Wholesale inflation stayed tame last month outside of a sharp rise in food and energy prices.
Moderate price inflation allows the Federal Reserve to keep the short-term interest rate it controls at a record low of nearly zero, where it has been since December 2008. Low inflation also makes it more likely the Fed will launch another effort to lower longer-term rates by purchasing Treasury bonds when it meets next on Nov. 2-3.
The producer price index, which measures price changes before they reach the consumer, increased 0.4 percent in September, the Labor Department said Thursday. It rose by an equal amount in August.
Excluding volatile food and energy costs, core producer prices rose only 0.1 percent in September from the previous month. That rise was driven by higher car and truck prices. In the past year, core prices have risen only 1.6 percent.
A 1.2 percent rise in food prices and a 0.5 percent rise in energy prices drove the index up. Wholesale prices have increased 4 percent in the past year. The cost of meats and fresh vegetables drove the increase in food prices.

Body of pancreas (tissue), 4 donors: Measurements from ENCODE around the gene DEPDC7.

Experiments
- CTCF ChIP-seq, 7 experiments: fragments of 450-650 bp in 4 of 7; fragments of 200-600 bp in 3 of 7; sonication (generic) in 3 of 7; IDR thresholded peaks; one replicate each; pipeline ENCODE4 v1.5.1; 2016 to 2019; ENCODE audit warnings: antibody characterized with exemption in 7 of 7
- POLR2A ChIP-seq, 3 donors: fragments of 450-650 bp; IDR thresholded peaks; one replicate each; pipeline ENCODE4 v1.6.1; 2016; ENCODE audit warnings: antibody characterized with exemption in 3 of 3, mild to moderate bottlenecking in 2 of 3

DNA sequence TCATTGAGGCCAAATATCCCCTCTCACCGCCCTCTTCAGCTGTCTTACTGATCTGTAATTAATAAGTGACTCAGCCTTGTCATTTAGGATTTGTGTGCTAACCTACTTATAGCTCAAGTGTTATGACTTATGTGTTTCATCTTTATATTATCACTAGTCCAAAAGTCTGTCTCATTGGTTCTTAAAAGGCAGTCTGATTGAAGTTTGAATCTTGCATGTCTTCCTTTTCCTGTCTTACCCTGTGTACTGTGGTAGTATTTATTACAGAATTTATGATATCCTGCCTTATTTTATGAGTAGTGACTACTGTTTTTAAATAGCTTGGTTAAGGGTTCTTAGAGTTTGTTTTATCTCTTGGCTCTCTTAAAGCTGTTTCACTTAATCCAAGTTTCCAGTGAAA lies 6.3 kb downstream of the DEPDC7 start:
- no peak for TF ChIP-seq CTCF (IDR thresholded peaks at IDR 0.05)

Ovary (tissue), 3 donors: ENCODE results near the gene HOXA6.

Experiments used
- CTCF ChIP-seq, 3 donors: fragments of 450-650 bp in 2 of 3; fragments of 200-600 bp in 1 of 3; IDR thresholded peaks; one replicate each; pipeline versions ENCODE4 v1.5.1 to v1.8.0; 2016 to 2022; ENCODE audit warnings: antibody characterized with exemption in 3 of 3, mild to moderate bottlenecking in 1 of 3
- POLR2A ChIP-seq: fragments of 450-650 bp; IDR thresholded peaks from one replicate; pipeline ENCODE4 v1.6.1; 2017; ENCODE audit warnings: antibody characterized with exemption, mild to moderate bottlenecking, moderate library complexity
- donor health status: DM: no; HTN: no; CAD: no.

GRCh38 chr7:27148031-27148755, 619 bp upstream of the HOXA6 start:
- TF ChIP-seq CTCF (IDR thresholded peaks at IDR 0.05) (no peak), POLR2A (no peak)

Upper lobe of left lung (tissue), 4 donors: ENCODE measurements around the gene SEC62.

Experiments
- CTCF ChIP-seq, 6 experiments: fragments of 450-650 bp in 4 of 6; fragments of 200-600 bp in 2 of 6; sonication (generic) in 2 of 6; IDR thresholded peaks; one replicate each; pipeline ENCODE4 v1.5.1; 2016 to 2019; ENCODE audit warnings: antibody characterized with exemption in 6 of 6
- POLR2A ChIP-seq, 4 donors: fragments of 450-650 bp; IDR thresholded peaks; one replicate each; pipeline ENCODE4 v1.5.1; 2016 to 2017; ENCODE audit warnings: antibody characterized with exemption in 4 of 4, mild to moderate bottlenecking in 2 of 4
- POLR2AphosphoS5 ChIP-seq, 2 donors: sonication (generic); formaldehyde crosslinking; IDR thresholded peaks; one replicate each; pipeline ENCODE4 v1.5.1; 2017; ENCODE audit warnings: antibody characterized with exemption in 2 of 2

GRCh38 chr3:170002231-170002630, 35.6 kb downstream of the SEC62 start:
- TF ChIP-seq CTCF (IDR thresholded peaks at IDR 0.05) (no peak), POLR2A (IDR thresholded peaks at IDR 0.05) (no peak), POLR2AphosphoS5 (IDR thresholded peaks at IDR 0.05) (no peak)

The weak economy is keeping a lid on prices. Frugal consumers are seeking out discounts and balking at higher costs. That has made it harder for producers to raise the prices they charge to retailers.
In addition, high unemployment is keeping paychecks low, so consumers can't afford to spend more.
Wholesale prices fell for three straight months in the spring and early summer. That stoked fears of deflation, a widespread and debilitating drop in prices, wages, and the value of homes and investments.
But the recent increases in the producer price index have eased those concerns. Federal Reserve officials saw "only small odds of deflation" at a meeting last month, according to the minutes released on Tuesday.